Eliot begins The Waste Land by bemoaning the fact that spring exudes false hope through its evidence of new growth and destroys the numbness and warmth acquired during winter’s hibernation from life or feeling. The return of feeling brings renewed acknowledgment of the emptiness and barrenness of modern life. “What Eliot wants to highlight is the pain of coming back to life” (Torrens 24). He expresses the cause of the pain in the description of the stony and barren landscape in which there is no shelter and nothing can grow. Man’s spirit can...
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...aracter of his poetry after his conversion. Bottum however would argue that although he possibly found a personal faith he was never quite able to present that faith in his later works. “What we encounter in his late poetry, however, is a profound confusion of faith with a brilliant and learned man’s rational understanding that he needs to have faith” (Bottum 23).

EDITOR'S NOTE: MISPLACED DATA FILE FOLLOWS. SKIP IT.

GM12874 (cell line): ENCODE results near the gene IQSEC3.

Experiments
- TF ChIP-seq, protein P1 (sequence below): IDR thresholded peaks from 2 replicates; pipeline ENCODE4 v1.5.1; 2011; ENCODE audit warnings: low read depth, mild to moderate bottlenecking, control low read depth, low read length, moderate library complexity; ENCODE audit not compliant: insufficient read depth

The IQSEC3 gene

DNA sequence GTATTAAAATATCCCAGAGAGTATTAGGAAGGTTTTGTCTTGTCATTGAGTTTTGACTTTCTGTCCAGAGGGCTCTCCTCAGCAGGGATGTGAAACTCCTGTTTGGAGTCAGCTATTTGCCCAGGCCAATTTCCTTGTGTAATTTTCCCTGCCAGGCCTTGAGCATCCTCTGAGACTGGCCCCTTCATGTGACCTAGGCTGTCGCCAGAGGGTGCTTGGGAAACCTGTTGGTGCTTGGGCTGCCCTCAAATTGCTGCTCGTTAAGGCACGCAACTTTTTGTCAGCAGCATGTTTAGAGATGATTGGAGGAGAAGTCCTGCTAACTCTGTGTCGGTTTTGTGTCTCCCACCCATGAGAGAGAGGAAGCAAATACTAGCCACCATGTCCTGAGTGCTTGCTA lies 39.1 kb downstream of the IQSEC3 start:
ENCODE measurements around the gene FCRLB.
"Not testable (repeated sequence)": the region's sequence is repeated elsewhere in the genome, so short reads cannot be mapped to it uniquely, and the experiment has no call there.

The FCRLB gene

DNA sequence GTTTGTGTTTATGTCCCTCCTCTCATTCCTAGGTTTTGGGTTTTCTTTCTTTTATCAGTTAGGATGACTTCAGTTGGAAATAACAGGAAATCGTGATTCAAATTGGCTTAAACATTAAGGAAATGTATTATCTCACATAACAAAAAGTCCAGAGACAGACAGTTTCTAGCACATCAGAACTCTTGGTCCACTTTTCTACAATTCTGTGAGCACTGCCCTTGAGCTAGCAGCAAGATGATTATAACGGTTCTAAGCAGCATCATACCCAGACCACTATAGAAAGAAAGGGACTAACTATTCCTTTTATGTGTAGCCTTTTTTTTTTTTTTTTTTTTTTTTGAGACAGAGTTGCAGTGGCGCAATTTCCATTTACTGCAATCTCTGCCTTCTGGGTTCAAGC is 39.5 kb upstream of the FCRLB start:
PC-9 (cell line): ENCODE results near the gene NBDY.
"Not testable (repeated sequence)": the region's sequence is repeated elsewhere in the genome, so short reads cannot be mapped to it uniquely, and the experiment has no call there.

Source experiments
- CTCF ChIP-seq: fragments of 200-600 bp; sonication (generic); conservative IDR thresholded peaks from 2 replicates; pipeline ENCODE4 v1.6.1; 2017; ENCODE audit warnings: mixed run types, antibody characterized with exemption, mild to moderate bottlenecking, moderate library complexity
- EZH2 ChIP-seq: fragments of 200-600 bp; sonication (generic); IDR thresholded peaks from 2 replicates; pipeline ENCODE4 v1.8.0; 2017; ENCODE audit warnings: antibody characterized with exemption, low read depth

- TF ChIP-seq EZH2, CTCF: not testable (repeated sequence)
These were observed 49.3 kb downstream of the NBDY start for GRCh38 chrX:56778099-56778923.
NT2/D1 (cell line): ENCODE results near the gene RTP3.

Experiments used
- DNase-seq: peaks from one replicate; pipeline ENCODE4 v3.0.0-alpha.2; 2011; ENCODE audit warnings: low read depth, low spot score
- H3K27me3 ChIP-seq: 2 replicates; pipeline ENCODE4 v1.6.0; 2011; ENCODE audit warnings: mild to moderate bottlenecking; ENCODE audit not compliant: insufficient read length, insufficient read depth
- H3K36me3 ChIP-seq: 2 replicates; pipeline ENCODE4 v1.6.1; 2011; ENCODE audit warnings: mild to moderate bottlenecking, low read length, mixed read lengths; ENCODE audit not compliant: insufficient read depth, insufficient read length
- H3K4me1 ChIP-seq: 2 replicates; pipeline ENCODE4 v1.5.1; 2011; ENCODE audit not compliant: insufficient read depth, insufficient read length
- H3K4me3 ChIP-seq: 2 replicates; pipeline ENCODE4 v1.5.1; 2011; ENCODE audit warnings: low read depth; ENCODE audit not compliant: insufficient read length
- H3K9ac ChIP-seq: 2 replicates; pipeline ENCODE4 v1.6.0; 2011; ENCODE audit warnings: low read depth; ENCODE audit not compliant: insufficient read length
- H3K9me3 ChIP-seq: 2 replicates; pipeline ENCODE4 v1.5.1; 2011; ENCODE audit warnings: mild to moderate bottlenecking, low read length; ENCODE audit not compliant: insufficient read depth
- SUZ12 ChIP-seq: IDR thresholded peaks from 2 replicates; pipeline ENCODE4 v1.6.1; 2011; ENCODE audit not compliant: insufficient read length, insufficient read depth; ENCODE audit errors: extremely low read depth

Bottum, J. “What T. S. Eliot Almost Believed.” First Things. April 1996. 21-6
Eliot, T. S. “The Waste Land.” The Norton Anthology of World Masterpieces. 6th Ed. Vol 2. Ed. Maynard Mack. New York: Norton, 1992. 1751-64.
Jones, Joyce Meeks. Jungian Psychology in Literary Analysis: A Demonstration Using T. S. Eliot’s Poetry. Washington D.C.: University Press, 1979.
Torrens, James S. “T. S. Eliot: 75 Years of ‘The Waste Land.’” America. 25 Oct 1997. 24-7.
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